Reading the solution to PostGIS > Intersect two circles. Each Circle must be built from Long/Lat degrees plus radius got me thinking.

How can I graphically display a SQL query?

It doesn't need to be cartographic quality. A sketch for debugging purposes would be sufficient.

For example, this SQL is in the accepted solution:

ST_Touches(temp.point1, temp.point2) as geom_touches
, ST_Intersects(temp.point1, temp.point2) as geom_intersect


ST_Buffer(ST_Transform(ST_GeomFromText('POINT(-105.05083 39.74823)', 4326), 2877), 1500) as point1
, ST_Buffer(ST_Transform(ST_GeomFromText('POINT(-105.04428 39.74779)', 4326), 2877), 1500) as point2

 )as temp

How could I draw ST_Touches() and ST_Intersects() - the geometry, not the boolean?

5 Answers 5


To quickly see the results of a PostGIS query, I still don't think there's anything as simple and fast as OpenJump.

Just do "File....Run Datastore Query", paste in your SQL, and you're good. No temporary views cluttering your database, no temporary shapefiles cluttering your filesystem.

To do further prodding with query results ("where is the overlap?", "why didn't they intersect?"), I often wrap any spatial output columns with ST_AsBinary, and copy-paste from pgAdmin into JTS TestBuilder. There, you can easily see all of the relationships between two geometries (touches, overlaps, crosses, etc). And the magical "Magnify Topology" feature can often show why you're not getting the query results you might expect. Just do SET bytea_output to hex before you copy-paste, so that the binary output in pgAdmin will be formatted in a way that TestBuilder can understand.


If you use QGIS, you can create a view out of the query and it'll display perfectly without any further messing around. QGIS is simple enough to install and use that I strongly recommend it if you're doing anything significant with PostGIS.

Link: http://www.qgis.org/en/site/


ST_Intersects you'd use ST_Intersection and see the output.

Well technically you'd use ST_Intersection as well to demonstrate ST_Touches though that probably isn't sufficient


or just draw them together as docs do above.

For ST_Intersection to demonstrate ST_Touches, I'd draw both geometries, overlay the intersection and demonstrate that the intersection lies solely in the boundary of both geometries. (boundary geometry you get for a geometry with ST_Boundary)


I think you can do this in QGIS with a virtual layer, but I've not been successful with it.

My quick & dirty way is to create a spatial view in PostgreSQL (often a materialized one) and add that to QGIS.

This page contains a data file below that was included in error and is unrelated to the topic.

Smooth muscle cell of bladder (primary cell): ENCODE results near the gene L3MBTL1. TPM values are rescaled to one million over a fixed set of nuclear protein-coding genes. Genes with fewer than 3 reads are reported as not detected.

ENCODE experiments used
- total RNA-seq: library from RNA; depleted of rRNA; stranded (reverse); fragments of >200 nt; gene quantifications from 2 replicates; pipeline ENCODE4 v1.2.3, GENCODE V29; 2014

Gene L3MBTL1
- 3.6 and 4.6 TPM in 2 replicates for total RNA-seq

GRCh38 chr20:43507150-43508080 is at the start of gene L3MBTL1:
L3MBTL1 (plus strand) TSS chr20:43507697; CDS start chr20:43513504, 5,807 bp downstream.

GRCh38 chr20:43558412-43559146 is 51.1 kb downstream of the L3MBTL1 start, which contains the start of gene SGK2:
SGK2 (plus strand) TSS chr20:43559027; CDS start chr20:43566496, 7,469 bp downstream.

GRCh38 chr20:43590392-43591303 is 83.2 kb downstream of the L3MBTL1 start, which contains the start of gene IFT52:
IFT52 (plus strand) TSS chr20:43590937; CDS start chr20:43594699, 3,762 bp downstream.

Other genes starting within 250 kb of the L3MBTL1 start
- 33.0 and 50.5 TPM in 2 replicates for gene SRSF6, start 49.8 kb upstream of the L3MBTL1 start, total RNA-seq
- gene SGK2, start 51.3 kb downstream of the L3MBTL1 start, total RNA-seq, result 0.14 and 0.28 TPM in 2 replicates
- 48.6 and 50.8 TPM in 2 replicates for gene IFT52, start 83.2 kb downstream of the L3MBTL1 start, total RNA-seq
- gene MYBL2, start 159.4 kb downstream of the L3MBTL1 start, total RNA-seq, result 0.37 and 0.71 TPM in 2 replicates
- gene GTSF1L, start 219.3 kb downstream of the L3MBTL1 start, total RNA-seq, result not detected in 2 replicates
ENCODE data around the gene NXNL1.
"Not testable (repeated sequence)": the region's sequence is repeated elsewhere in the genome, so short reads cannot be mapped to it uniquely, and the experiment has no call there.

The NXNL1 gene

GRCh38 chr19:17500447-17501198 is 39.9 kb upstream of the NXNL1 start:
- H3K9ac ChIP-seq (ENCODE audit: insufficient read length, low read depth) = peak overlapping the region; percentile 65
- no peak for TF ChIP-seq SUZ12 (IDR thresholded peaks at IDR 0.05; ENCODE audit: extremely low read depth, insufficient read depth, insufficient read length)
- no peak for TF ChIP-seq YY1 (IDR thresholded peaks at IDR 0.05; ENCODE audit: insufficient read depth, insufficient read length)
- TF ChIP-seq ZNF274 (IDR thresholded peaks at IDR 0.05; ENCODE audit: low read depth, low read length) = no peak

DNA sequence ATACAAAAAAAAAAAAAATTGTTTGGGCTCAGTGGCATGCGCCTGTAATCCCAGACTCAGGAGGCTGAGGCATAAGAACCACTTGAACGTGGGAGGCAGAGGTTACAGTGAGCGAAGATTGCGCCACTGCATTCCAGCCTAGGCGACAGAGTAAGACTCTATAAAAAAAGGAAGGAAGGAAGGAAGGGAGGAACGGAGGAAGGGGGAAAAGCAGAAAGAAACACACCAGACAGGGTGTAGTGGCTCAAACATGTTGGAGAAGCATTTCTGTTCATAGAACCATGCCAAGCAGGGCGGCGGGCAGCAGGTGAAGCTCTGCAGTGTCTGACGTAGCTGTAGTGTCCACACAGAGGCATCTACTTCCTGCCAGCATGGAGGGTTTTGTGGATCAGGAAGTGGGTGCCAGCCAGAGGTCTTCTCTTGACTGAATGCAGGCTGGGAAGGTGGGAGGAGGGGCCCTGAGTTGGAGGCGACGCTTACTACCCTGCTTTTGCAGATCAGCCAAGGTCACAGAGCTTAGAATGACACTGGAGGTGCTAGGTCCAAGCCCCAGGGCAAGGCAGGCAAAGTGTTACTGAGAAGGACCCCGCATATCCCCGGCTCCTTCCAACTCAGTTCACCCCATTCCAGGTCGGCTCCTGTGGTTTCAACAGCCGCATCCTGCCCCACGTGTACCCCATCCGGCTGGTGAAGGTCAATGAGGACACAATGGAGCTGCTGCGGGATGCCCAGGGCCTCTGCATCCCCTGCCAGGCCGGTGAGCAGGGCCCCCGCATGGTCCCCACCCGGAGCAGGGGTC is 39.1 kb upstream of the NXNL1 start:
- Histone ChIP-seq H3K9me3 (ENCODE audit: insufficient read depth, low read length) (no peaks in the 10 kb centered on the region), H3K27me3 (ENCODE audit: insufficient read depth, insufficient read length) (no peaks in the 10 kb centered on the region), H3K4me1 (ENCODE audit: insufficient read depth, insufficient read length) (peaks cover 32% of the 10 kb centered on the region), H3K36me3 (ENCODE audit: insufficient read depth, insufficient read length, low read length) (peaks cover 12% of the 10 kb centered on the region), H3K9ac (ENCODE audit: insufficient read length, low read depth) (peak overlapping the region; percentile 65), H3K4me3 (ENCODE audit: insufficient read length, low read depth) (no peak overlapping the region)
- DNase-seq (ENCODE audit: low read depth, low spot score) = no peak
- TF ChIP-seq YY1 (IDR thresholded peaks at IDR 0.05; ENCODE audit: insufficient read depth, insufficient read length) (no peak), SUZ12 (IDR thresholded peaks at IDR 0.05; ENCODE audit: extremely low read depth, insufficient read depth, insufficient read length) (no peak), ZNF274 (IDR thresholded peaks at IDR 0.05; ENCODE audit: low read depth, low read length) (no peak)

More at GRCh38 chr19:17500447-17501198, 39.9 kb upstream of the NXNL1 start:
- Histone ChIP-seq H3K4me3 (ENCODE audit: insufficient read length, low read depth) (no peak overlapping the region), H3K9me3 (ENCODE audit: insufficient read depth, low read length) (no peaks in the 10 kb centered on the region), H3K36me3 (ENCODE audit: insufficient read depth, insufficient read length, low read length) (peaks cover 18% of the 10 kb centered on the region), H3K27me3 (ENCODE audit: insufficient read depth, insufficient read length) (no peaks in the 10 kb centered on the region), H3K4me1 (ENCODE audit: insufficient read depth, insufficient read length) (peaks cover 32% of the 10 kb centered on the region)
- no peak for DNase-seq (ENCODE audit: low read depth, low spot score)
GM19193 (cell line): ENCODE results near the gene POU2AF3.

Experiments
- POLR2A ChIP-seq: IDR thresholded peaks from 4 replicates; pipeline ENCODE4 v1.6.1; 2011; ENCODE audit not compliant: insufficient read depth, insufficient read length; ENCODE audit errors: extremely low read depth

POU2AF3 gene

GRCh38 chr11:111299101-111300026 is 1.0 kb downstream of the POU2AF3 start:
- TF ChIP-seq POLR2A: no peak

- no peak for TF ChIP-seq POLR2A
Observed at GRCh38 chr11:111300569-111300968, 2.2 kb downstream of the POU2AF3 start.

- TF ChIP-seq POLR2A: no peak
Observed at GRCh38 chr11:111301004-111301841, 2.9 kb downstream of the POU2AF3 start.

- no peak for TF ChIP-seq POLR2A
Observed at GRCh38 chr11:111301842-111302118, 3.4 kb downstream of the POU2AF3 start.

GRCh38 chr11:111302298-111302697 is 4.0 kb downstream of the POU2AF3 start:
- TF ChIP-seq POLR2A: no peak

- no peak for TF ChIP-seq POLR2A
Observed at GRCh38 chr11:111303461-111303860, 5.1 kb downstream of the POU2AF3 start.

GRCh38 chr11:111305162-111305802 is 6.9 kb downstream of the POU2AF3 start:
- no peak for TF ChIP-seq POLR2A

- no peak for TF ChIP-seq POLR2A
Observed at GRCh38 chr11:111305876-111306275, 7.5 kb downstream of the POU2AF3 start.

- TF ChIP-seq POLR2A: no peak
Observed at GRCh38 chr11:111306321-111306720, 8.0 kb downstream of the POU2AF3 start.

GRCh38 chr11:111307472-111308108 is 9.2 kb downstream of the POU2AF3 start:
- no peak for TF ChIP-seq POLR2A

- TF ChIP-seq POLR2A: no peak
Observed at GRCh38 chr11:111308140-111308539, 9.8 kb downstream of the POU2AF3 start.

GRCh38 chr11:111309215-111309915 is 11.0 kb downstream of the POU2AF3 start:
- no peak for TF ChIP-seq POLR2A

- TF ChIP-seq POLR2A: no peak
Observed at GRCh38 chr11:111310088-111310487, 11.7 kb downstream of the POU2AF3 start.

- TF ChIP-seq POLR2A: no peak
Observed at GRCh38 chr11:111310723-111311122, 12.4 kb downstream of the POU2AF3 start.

WITH cte AS (
         SELECT st_difference(b.geom, m.geom) AS geom,
            'muni_diff_bnd'::text AS rel_type
           FROM xd1.table1 b,
            admbnd.table2 m
          WHERE st_intersects(b.geom, m.geom) = true
 SELECT row_number() OVER () AS id,
   FROM cte

A second option I use with remote systems when I RDP to servers with postgres databases in environments where I don't have access to a QGIS, is to generate a GeoJson feature collection. Obviously, you can't do this very well with large result sets but for the smaller ones, it works well.

WITH cte as (
    SELECT  row_id,geom,acres FROM public.table1 limit 4
-- Queries a list of features as a geojson feature collection
SELECT row_to_json(fc)FROM (
        SELECT 'FeatureCollection' AS type
                ,array_to_json(array_agg(f)) AS features
        FROM (
                SELECT 'Feature' AS type
            /* Change this to name of the actual geometry column.  Geom for native PostGIS data. Shape if it came from Esri.
            You can also st_transform to a another coordinate system (e.g ST_AsGeoJSON(ST_Transform(lg.shape,4326))::json AS geometry)
                        ,ST_AsGeoJSON(lg.geom)::json AS geometry  
                                        SELECT l
                                        FROM (
                        -- Put Attribute select here (but don't put the geometry field)
                                                SELECT row_id, acres

                                                ) AS l
                                        )) AS properties
                FROM cte  AS lg  /* <-- You need to specify your source table (or view)  */
                -- limit 5  /* Put a where clause or limit here to filter the query */
                ) AS f

        ) AS fc

That'll give you a row with a GeoJSON Feature Collection:
enter image description here

And you can copy and paste that directly into a temporary scratch layer: enter image description here

enter image description here


I don't see the QGIS DB Manager here!? IMO, since it's implementation and in 2018, it's the ultimate tool for complete PostGIS (and others) integration and ad-hoc table/query visualisation via QGIS UI.

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